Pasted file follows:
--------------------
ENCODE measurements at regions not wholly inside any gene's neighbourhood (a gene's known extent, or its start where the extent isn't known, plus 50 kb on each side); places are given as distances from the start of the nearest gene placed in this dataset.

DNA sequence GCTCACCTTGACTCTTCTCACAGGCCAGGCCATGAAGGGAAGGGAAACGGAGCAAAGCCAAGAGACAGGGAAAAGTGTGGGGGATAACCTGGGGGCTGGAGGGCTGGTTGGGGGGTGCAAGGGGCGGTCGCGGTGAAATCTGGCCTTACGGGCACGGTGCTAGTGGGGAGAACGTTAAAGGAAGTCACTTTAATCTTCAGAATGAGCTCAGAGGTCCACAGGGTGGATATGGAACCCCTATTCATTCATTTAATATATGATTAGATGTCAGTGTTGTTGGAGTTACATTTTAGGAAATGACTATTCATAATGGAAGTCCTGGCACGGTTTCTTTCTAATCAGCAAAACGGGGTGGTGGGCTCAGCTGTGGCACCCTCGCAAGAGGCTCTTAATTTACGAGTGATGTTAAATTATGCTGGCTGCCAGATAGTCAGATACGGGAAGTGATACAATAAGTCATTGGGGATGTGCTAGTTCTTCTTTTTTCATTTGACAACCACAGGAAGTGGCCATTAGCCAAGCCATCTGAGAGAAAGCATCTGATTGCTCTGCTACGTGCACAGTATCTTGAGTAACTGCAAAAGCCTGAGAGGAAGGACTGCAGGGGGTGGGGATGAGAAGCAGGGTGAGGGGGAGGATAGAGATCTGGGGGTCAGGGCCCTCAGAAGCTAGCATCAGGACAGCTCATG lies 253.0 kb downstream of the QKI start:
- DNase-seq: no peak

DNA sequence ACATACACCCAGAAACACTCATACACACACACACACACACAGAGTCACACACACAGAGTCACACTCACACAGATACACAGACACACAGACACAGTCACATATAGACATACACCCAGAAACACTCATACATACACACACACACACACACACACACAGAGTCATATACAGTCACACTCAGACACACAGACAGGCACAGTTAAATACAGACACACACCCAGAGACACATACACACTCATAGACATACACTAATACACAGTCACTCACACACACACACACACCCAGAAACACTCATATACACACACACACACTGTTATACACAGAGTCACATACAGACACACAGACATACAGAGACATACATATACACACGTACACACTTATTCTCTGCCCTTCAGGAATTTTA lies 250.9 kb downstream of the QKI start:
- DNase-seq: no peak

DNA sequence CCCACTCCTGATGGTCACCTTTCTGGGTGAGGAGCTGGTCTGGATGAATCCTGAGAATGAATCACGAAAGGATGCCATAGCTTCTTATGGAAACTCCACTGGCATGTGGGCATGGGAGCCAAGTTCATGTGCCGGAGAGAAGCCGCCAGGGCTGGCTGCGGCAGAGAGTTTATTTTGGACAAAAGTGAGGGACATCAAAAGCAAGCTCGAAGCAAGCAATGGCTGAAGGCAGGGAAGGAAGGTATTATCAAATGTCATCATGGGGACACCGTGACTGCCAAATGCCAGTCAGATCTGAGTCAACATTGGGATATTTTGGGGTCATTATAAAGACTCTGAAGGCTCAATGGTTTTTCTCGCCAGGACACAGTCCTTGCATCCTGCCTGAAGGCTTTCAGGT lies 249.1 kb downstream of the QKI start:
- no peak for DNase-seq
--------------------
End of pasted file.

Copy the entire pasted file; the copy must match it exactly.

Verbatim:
ENCODE measurements at regions not wholly inside any gene's neighbourhood (a gene's known extent, or its start where the extent isn't known, plus 50 kb on each side); places are given as distances from the start of the nearest gene placed in this dataset.

DNA sequence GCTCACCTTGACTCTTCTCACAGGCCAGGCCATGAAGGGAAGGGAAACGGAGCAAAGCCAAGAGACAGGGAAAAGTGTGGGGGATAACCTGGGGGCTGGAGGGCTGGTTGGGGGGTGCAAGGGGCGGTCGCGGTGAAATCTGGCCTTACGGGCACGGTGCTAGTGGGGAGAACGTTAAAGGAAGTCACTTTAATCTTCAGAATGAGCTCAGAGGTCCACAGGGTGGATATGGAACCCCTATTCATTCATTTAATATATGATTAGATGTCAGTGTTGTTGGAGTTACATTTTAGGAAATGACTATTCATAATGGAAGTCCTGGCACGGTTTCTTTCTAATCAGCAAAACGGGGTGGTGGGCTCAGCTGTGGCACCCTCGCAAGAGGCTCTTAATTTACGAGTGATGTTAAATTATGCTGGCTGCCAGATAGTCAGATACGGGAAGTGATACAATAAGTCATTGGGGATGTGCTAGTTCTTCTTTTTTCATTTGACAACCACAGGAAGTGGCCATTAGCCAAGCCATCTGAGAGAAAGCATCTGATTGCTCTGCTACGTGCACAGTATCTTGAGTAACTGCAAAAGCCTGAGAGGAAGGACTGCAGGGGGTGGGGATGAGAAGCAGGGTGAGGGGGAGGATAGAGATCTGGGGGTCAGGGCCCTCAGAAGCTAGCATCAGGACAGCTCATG lies 253.0 kb downstream of the QKI start:
- DNase-seq: no peak

DNA sequence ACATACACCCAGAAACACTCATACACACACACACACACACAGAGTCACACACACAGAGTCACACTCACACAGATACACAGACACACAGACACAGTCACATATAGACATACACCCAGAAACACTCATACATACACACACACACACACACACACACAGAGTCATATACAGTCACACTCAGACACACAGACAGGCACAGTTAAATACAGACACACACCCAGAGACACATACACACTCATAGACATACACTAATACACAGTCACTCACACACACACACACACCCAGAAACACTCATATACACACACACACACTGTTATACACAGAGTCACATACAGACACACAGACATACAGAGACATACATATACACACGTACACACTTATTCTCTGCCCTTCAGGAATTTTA lies 250.9 kb downstream of the QKI start:
- DNase-seq: no peak

DNA sequence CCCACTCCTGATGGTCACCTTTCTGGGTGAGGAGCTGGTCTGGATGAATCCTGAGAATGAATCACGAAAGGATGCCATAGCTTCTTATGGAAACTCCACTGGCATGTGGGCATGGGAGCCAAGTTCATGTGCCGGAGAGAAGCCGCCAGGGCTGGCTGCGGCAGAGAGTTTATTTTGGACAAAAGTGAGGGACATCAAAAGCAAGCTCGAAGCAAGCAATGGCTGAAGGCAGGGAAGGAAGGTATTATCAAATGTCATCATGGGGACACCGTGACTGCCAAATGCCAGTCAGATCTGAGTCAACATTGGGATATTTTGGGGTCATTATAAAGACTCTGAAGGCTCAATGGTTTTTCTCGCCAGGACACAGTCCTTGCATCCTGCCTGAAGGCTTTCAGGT lies 249.1 kb downstream of the QKI start:
- no peak for DNase-seq